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Par Pharmaceutical, Inc. v. Twi Pharmaceuticals, Inc.

United States District Court, D. Maryland

July 30, 2015



CATHERINE C. BLAKE, District Judge.

Plaintiff Par Pharmaceutical, Inc. and Alkermes Pharma Ireland, Limited (collectively, "Par") filed suit in September 2011 against TWi Pharmaceuticals, Inc. ("TWi") alleging infringement of U.S. Patent 7, 101, 576 ("the 576 patent"). After a bench trial, the court concluded in a ruling issued on February 21, 2014 that the 576 patent was invalid as obvious. On appeal, the Federal Circuit reversed this court's judgment and remanded the case "for further analysis of the food effect limitation consistent with [the Federal Circuit's] precedent on inherency." Par Pharm., Inc. v. TWi Pharms., Inc., 773 F.3d 1186, 1200 (Fed. Cir. 2014). On remand, and after oral argument, the court concluded in a ruling issued on July 28, 2015 that the 576 patent was (again) invalid as obvious, and that it was also invalid for lack of enablement. ( See Mem. & Order, ECF Nos. 304-05.) That same day, Par noted an appeal to the Federal Circuit. Also that day, Par moved for an injunction pending appeal (or an injunction pending Par's request for an injunction from the Federal Circuit), and a temporary restraining order until the court's resolution of Par's motion.[1] TWi opposed this motion. For the reasons stated below, the court will deny Par's motion for an injunction pending appeal.[2]

The court will apply the same analysis as reflected in its earlier Memoranda, which are incorporated herein by reference, while considering the parties' arguments about any circumstances that have changed.

Par's likelihood of success remains about the same as before. On one hand, the court has concluded that the 576 patent is invalid on an additional, independent basis. On the other- while the court stands by its most recent judgment-it also recognizes that the case involves close calls, and that the Federal Circuit reviews de novo this court's legal conclusions on obviousness and enablement.

The public interest factor likewise remains neutral, for the reasons explained before.

But Par is now less likely to be irreparably harmed absent an injunction. By opting to begin selling an authorized generic version of Megace ES, Par-and not TWi-created the very risk of price erosion it fears.[3] Moreover, the share of Par Specialty's revenues derived from Megace ES continues to decline as Nascobal revenues increase. ( See TWi Opp'n Ex. A, Par Form 10-Q for Quarter Ending March 31, 2015, at 40, ECF No. 310-1 (indicating that, as of March 31, 2015, Nascobal constituted more than 50%, and Megace constituted less than 40%, of Par Specialty's revenue).) In fact, Par's revenue from Megace ES shrunk by 38.8% this last fiscal year. ( See id. ) Endo Pharmaceuticals is also imminently buying Par. ( See Par TRO Mot. Ex. 1, Par Press Release, ECF No. 307-3.) In view of these changes, the court concludes Par can no longer show that its branded division, Par Specialty, would collapse absent an injunction.[4]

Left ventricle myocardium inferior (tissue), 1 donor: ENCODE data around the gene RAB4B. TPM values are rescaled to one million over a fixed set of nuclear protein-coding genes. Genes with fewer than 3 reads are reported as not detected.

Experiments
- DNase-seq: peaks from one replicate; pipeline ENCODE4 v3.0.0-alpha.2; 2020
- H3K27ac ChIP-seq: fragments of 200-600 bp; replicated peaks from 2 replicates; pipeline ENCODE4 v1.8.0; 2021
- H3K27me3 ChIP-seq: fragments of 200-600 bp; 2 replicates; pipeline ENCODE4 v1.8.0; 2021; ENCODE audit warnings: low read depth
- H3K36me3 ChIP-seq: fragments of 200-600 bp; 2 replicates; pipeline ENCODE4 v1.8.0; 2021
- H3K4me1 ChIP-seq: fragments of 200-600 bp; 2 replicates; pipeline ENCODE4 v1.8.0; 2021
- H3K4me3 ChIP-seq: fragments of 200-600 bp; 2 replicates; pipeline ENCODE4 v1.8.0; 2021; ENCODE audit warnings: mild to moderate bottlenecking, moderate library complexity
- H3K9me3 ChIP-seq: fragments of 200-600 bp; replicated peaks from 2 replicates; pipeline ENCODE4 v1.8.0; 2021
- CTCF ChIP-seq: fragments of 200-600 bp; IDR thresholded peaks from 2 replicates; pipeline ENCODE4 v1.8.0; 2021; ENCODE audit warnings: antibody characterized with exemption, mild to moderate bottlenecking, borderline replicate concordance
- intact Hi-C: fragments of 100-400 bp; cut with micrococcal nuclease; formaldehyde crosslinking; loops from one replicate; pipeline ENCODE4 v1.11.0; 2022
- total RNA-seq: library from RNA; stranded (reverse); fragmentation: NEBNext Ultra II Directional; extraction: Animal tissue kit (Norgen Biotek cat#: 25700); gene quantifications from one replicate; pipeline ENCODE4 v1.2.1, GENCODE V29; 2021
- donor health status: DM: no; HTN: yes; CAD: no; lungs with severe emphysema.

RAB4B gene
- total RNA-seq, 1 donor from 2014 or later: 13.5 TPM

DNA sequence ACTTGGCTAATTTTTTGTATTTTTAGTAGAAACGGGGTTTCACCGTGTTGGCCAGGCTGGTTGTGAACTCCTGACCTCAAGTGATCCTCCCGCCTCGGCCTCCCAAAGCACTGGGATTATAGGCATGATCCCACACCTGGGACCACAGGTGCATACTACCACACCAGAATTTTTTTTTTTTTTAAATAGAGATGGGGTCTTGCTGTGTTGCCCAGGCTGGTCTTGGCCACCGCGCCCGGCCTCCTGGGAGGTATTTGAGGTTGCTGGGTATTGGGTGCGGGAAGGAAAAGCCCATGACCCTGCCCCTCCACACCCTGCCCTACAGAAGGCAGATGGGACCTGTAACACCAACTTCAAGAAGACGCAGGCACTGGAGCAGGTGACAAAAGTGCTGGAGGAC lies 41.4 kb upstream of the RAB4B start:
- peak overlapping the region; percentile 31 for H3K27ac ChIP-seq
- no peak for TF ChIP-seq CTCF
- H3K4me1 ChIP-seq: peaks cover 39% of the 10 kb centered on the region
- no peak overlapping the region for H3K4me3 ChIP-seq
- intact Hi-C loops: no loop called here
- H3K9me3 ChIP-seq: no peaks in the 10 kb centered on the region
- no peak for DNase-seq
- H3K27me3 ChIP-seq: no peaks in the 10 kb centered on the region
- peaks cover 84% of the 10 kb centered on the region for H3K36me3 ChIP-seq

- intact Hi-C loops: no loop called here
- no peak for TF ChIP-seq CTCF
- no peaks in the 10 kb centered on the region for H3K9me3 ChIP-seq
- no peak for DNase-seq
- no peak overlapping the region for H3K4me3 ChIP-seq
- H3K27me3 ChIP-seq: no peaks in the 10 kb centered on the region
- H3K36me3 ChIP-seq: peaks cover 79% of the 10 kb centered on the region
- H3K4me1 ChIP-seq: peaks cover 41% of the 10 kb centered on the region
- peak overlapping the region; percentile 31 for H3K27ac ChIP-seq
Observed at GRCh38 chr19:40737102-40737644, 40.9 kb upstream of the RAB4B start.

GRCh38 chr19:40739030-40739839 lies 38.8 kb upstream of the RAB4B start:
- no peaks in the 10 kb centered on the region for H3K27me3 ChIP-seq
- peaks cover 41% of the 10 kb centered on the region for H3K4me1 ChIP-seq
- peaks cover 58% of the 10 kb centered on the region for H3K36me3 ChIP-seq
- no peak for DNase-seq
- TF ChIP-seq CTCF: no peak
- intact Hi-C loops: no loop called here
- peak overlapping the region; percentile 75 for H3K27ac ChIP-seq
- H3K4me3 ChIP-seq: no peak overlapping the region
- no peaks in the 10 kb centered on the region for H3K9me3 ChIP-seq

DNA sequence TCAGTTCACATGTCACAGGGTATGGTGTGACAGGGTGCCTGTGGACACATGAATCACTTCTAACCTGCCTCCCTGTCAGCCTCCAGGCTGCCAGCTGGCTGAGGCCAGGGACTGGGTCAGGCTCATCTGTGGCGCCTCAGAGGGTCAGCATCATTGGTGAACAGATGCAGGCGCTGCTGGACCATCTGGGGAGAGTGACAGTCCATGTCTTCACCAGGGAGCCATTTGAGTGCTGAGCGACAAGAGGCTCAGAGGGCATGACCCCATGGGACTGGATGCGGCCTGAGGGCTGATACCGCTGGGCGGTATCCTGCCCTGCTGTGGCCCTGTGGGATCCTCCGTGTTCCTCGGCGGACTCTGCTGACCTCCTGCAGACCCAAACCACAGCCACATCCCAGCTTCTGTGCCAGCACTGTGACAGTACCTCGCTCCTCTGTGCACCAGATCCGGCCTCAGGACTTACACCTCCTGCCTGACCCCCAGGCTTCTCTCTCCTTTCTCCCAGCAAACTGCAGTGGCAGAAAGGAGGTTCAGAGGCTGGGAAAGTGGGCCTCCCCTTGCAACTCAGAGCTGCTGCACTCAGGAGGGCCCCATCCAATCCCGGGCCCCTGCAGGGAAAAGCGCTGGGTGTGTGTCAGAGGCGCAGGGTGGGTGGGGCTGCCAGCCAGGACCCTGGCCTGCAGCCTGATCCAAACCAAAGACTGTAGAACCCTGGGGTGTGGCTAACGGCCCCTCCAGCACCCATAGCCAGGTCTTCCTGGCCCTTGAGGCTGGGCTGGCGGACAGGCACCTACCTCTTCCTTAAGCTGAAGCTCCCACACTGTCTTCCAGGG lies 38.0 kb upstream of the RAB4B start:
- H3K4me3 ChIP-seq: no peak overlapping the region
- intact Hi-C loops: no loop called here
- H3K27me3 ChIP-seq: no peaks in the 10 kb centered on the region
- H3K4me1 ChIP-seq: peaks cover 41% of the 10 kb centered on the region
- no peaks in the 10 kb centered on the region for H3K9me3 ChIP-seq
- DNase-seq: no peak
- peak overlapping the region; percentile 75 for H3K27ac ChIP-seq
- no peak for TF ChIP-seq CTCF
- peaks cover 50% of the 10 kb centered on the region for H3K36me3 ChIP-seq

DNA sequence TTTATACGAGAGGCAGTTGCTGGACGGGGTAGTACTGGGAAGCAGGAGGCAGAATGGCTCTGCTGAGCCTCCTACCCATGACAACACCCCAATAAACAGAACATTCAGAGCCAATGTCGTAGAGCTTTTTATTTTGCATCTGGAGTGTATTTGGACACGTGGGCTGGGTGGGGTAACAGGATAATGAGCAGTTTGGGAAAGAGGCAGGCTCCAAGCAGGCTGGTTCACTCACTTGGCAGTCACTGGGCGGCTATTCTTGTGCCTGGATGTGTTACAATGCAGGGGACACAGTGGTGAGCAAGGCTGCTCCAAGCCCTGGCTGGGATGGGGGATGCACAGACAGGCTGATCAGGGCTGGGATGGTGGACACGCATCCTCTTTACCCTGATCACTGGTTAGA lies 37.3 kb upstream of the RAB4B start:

TWi, on the other hand, is now more likely to be harmed by an injunction. The market for Megace ES continues to wither; while monthly Megace ES prescriptions sold once exceeded 19, 000 in September 2009, that number has plunged below 3, 500 as of April 2015. ( See TWi Opp'n Ex. B, Megace ES Sales Figures, at 3, 9, ECF No. 310-2.) Forcing TWi to wait even longer than the 11 months it has already waited since receiving FDA approval would increase the likelihood TWi would derive no revenue-and not merely delayed revenue-from its generic product. By then, a 180-day exclusivity period would have greatly reduced value to TWi. Meanwhile, Par, by virtue of having launched its own generic, will have had the time to establish itself in the market for generic Megace ES. In sum, TWi is now more likely to suffer harm that could not be adequately compensated later were the court to enter an injunction pending appeal.[5]

The balance of the four factors now tips in TWi's favor, and the court finds that an injunction pending appeal is not warranted at this time. Accordingly, the court will deny Par's motion.

A separate Order follows.

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